func greet(name: String) {
        print("Hi \(name)!")
}

We can see the syntax of the method parameter is the same as the syntax of a variable. If we wanted more parameters, we'd separate them with commas. Let's modify our main.swift file now:

let greeter : Greeter
greeter = Greeter()

greeter.greet(name: "Carl")
greeter.greet(name: "Peter")

Our code is now in a method and we're able to call it multiple times with different parameters. We don't have to copy "Hi ..." twice. We'll separate our code logically into methods from now. A big difference between Swift and other languages is providing the parameter name when calling a method. In our case name. The program won't work without it. If we wanted to remove the parameter names, we'd write _ before the parameter name in the method declaration. That way we won't have to write the names when calling the method.

func greet(_ name: String) {
        print("Hi \(name)!")
}

Calling the method would then look like this:

greeter.greet("Carl")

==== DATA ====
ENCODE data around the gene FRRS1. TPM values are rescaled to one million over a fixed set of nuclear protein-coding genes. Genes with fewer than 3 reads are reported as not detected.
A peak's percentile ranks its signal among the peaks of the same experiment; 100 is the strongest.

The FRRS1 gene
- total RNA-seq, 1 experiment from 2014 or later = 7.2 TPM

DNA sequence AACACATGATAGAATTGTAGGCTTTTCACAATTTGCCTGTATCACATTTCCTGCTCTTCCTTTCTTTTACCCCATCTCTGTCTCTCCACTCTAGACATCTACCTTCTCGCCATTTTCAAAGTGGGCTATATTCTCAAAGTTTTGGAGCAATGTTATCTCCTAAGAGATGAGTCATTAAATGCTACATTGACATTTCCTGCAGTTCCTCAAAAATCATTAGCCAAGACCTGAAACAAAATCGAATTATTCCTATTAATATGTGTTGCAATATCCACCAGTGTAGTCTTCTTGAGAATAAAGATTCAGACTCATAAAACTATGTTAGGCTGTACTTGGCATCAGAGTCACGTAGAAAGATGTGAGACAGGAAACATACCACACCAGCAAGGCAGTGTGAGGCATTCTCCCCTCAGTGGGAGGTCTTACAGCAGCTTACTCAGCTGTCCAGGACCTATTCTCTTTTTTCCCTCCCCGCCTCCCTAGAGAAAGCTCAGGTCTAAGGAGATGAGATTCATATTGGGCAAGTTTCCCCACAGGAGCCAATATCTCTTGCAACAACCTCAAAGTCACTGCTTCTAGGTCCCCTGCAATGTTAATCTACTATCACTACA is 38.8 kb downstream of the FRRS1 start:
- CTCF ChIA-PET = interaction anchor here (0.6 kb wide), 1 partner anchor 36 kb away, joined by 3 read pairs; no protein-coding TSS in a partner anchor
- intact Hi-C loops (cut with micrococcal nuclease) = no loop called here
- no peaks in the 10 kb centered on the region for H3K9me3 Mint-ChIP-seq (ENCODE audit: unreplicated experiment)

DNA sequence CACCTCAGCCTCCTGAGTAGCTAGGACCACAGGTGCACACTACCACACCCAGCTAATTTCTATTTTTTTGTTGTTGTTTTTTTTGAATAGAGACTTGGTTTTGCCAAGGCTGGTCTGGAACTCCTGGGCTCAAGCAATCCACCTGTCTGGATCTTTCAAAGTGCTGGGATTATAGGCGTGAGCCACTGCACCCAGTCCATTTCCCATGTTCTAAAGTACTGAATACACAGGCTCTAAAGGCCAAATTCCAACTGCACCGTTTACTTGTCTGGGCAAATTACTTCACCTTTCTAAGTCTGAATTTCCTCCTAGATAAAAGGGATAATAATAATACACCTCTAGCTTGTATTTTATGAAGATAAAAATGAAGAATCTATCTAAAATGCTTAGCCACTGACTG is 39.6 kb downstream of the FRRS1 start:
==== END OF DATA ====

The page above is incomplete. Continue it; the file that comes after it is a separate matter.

The output:

Hi Carl
Hi Peter

Let's add some field (attribute) to the class, e.g. a text where the greeting will be stored. We declare fields as variables as well. As it was with methods, if we omit the field's modifier, Swift assumes that it's iternal, which we're OK with. Let's modify our class:

class Greeter {

        var text: String = ""

        func greet(_ name: String) {
                print("\(text) \(name)!")
        }
}

We set the text field to an empty String. Otherwise, we'd have to deal with an Optional or a custom constructor. We'll now initialize the text of the instance created in main.swift:

let greeter = Greeter()
greeter.text = "Hi"
greeter.greet("Carl")
greeter.greet("Peter")
greeter.text = "Hello programmer"
greeter.greet("Richard")

The output:

Hi Carl
Hi Peter
Hello programmer Richard